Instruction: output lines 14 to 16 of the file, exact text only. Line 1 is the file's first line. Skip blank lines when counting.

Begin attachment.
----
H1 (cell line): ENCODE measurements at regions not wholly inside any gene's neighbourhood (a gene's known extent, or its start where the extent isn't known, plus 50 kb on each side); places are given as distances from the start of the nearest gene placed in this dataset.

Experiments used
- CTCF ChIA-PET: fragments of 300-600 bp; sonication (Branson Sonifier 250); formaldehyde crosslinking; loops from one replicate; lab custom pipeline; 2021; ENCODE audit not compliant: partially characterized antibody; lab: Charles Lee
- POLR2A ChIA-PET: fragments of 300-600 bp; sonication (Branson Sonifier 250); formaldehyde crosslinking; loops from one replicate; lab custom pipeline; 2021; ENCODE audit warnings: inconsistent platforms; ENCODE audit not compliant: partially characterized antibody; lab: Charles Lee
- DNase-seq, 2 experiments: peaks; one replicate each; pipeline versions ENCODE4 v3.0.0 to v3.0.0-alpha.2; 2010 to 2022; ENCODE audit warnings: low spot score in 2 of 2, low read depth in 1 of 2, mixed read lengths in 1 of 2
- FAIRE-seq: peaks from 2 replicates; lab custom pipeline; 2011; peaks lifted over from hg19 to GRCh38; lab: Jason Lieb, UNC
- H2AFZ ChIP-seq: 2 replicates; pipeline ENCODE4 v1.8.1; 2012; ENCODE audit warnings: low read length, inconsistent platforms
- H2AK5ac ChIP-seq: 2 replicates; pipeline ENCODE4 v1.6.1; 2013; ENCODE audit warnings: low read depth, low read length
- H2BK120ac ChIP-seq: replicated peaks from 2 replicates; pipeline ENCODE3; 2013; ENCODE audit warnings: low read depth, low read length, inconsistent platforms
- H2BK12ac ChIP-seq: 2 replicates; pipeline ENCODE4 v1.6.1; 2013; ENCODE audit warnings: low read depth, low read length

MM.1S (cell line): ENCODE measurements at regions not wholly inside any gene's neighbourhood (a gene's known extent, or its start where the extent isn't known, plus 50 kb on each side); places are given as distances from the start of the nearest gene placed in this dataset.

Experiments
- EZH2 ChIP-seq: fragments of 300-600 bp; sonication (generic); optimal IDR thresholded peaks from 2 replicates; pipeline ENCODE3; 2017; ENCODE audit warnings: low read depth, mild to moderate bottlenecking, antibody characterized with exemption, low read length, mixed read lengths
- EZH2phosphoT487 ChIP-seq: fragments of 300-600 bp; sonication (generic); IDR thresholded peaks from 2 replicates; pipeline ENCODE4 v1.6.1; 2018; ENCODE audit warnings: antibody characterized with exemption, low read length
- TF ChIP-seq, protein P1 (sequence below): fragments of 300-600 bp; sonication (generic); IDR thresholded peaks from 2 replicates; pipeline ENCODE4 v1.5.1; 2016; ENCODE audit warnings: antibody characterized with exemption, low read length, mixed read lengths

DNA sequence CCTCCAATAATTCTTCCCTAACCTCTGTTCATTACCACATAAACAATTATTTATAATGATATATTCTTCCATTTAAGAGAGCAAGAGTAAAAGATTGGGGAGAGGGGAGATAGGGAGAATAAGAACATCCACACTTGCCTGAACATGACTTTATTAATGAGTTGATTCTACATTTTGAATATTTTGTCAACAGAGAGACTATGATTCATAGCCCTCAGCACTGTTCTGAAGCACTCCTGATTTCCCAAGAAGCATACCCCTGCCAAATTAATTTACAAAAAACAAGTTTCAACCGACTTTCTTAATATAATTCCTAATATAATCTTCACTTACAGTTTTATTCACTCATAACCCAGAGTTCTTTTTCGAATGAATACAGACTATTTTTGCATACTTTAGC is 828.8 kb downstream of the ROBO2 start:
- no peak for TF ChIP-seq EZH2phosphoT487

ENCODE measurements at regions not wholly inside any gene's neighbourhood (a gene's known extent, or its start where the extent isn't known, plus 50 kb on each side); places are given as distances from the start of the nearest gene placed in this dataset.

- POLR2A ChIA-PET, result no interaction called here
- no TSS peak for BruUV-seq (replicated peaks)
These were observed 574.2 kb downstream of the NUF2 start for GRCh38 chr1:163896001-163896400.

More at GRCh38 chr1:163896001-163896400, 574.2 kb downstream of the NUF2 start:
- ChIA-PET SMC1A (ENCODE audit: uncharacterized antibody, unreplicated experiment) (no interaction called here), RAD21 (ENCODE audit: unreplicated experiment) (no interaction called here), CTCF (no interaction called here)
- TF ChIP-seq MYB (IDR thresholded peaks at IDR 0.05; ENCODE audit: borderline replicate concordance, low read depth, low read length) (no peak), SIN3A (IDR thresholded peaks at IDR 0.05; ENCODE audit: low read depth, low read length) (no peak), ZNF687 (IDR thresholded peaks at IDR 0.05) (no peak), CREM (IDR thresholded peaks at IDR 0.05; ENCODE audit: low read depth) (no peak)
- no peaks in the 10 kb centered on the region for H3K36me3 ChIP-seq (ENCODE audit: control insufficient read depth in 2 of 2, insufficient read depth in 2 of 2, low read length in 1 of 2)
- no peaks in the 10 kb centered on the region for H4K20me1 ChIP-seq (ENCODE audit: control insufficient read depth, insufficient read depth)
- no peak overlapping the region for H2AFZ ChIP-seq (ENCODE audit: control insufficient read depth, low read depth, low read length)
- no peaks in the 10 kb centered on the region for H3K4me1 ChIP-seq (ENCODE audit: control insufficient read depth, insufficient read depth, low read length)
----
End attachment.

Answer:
- EZH2phosphoT487 ChIP-seq: fragments of 300-600 bp; sonication (generic); IDR thresholded peaks from 2 replicates; pipeline ENCODE4 v1.6.1; 2018; ENCODE audit warnings: antibody characterized with exemption, low read length
- TF ChIP-seq, protein P1 (sequence below): fragments of 300-600 bp; sonication (generic); IDR thresholded peaks from 2 replicates; pipeline ENCODE4 v1.5.1; 2016; ENCODE audit warnings: antibody characterized with exemption, low read length, mixed read lengths

DNA sequence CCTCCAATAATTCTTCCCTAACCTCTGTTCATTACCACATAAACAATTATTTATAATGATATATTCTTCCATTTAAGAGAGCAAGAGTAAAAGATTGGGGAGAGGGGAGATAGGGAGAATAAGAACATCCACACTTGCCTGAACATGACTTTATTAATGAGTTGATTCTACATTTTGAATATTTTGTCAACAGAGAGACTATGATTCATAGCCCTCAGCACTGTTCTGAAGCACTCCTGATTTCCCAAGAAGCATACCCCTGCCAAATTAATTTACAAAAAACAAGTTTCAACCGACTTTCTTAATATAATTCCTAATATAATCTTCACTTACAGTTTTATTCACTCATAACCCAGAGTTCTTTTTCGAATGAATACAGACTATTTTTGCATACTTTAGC is 828.8 kb downstream of the ROBO2 start: